In-article:

Important error in the 9-euro ticket leads to a fine from July 1st

By the end of August, the 9-euro ticket should bring relief to millions of people in their everyday lives. Instead of an expensive bus and train subscription, commuters can use local public transport for 9 euros a month – and travel within Germany is also possible under certain conditions.

However, many people believe that the €9 ticket is valid for 30 days from the date of issue. But that is a misconception. The June ticket is only valid until June 30 (11:59 p.m. sharp). If you are traveling on local public transport at 12:01 a.m. on July 1, you will then need the 9-euro ticket for the month of July. Otherwise, a fine of 60 euros will be charged.

Demand for €9 ticket could increase in July

Consumers should expect longer waiting times in front of vending machines or sales outlets in the first few days of July. July is one of the most important holiday months in Germany, as 16 federal states have their summer holidays this month.

FOCUS Online advises: Book the 9 euro ticket digitally. Either via the apps of Deutsche Bahn or the regional transport company in your place of residence. Travel agencies also sell the 9 euro ticket if you can buy train tickets there.

Depending on the federal state, you should also expect a higher load on the DB Regio trains. Regional Express, Regional Bahn and Inter-Regio-Express trains of Deutsche Bahn are affected.

When could the trains get crowded?

If you travel by train and want to use the 9-euro ticket, you should know these dates. From this point on, there is a higher train load because many people want to travel.

  • Baden-Wuerttemberg: from July 28th
  • Bavaria: from July 29th
  • Berlin from July 7th
  • Brandenburg: from July 7th
  • Bremen : from July 14th
  • Hamburg: from July 7th
  • Hesse: from July 22nd
  • Mecklenburg-Western Pomerania: from July 1st
  • North Rhine-Westphalia: since June 24
  • Lower Saxony: from July 14th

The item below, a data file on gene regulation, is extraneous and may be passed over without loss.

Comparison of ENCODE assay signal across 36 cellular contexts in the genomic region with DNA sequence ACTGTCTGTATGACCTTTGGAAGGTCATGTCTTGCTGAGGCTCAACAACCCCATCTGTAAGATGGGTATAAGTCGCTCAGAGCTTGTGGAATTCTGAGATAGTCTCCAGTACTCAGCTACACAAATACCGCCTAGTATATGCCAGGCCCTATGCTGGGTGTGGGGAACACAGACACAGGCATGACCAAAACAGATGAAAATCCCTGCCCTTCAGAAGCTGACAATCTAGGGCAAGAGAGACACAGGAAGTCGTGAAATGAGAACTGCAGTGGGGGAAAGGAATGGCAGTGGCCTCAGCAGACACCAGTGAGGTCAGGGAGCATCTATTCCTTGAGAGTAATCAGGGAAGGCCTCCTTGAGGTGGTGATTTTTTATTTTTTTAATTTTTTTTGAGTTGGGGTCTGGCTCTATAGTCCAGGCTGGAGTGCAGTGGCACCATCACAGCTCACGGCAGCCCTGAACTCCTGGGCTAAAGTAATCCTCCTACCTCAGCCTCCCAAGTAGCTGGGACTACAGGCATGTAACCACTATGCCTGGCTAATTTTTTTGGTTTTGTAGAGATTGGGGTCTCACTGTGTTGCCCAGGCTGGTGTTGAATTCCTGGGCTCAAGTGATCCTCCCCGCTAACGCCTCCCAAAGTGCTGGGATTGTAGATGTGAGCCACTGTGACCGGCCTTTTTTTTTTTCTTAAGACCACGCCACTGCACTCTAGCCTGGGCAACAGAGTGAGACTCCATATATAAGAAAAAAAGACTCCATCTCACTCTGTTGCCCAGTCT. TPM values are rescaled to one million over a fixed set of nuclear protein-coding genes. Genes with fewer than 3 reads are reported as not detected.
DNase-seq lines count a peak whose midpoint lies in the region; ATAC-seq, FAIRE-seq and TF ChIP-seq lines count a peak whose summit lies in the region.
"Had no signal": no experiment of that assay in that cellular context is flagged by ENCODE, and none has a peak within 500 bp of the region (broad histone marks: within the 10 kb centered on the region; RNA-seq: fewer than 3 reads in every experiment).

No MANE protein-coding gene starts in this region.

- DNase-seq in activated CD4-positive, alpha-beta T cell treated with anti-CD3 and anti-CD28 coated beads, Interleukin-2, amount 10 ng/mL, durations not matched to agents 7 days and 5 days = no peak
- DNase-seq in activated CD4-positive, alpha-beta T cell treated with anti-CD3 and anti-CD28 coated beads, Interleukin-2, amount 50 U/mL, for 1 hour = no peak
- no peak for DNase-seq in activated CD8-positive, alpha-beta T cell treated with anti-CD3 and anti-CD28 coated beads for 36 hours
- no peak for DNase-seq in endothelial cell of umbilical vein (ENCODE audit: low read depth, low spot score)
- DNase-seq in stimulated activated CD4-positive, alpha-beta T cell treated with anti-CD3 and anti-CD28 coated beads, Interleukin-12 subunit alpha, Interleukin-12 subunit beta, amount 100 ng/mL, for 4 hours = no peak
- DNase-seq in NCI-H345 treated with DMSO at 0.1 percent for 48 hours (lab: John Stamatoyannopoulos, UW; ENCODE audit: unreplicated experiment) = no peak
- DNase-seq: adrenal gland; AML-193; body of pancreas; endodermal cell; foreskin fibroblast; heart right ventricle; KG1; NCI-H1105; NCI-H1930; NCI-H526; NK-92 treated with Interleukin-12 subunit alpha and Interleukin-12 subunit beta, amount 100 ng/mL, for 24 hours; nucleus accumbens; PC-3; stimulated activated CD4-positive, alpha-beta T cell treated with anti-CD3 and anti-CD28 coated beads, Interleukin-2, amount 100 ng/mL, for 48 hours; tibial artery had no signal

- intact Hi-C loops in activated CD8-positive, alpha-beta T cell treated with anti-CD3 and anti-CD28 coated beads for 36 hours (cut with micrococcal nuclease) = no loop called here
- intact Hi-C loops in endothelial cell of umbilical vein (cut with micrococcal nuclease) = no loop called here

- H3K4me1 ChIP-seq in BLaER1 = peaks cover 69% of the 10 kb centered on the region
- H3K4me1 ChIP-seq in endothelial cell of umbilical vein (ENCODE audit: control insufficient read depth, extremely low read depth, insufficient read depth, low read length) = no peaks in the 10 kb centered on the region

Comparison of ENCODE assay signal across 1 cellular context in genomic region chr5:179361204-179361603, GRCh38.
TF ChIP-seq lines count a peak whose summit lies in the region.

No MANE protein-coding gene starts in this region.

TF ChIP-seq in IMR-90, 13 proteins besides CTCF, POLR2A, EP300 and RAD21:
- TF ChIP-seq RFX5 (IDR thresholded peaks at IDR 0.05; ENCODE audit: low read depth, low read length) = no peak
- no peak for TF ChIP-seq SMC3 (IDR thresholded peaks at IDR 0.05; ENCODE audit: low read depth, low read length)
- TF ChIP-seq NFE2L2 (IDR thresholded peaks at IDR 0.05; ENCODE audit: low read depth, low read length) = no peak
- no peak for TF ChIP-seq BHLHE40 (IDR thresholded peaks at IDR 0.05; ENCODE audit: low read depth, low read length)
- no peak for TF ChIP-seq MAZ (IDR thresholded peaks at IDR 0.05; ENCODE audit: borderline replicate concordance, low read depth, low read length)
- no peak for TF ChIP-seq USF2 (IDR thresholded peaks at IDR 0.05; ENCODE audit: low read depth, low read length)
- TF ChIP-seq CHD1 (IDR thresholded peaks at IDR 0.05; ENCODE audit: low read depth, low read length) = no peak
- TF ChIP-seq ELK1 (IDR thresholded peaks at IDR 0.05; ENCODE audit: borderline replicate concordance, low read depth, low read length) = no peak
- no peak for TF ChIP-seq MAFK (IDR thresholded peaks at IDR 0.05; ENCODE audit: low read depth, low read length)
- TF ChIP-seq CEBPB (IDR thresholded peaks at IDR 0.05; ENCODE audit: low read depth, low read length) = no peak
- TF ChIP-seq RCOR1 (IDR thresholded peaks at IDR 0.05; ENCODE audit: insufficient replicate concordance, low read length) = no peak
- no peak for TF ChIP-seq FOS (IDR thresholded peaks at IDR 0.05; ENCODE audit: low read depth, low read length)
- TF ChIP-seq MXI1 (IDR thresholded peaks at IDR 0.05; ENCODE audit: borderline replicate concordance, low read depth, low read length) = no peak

• Rhineland-Palatinate: from July 22nd
  • Saarland: from July 22nd
  • Saxony: from July 15th
  • Saxony-Anhalt: from July 13th
  • Schleswig Holstein: from July 1st
  • Thuringia: from July 15th

Be careful on tourist routes at peak times: Especially on routes to the coast or in local recreation areas, day trippers will jostle at weekends.

Ideally travel between Monday and Wednesday. Avoid routes with multiple train changes at weekends. Reason? You run the risk of missing the connections.

Especially on routes that are heavily used by tourists, trains can be very full at peak times and delays can quickly accumulate because it takes longer to get on and off at the individual stops. The connecting train could then possibly be gone.

The railway cannot extend the respective trains because the platforms are too short for this. Single-track connections often do not tolerate any additional journeys and there is a lack of staff at small stations to advise people.

What should I watch out for with the 9-euro ticket in July?

Regional trains to tourist destinations are in very high demand. Passengers should find out more from the local transport associations or via the DB Navigator shortly before starting their journey.

In view of the high occupancy rate, it cannot be guaranteed that travelers will be able to take their bicycles with them.

When planning your trip, you should prefer journeys with slightly longer connection times. Or at least make sure that you can still arrive with the following trains if you should miss a train.

FOCUS Online advises: The transfer times can be adjusted on the train booking page under the “Intermediate stops” tab. If you don’t feel like stress and prefer a little time buffer, you can set “at least 30 minutes”, for example. Connections with shorter transfer times are not even displayed in the selection.

Can I take luggage with me?

Yes. Especially on tourist routes, for example in the direction of the coasts, some regional trains are even designed for large amounts of luggage, says Karl-Peter Naumann. According to the railway, however, the rule applies: Normally, a maximum of one piece of load is permitted per passenger. So: One passenger – one suitcase. There is space for luggage in the shelves and under or behind the seats, but not in the aisle.

Pushchairs can also be taken on the train. However, it can get tight at peak times. Deutsche Bahn therefore recommends taking collapsible models and buggies with you, especially during the holidays, weekends and public holidays.

Good to know when a regional train is bursting at the seams: When it comes to taking a train, pregnant women and families with small children – as well as travelers with restricted mobility – have priority.

In the video:

source site-37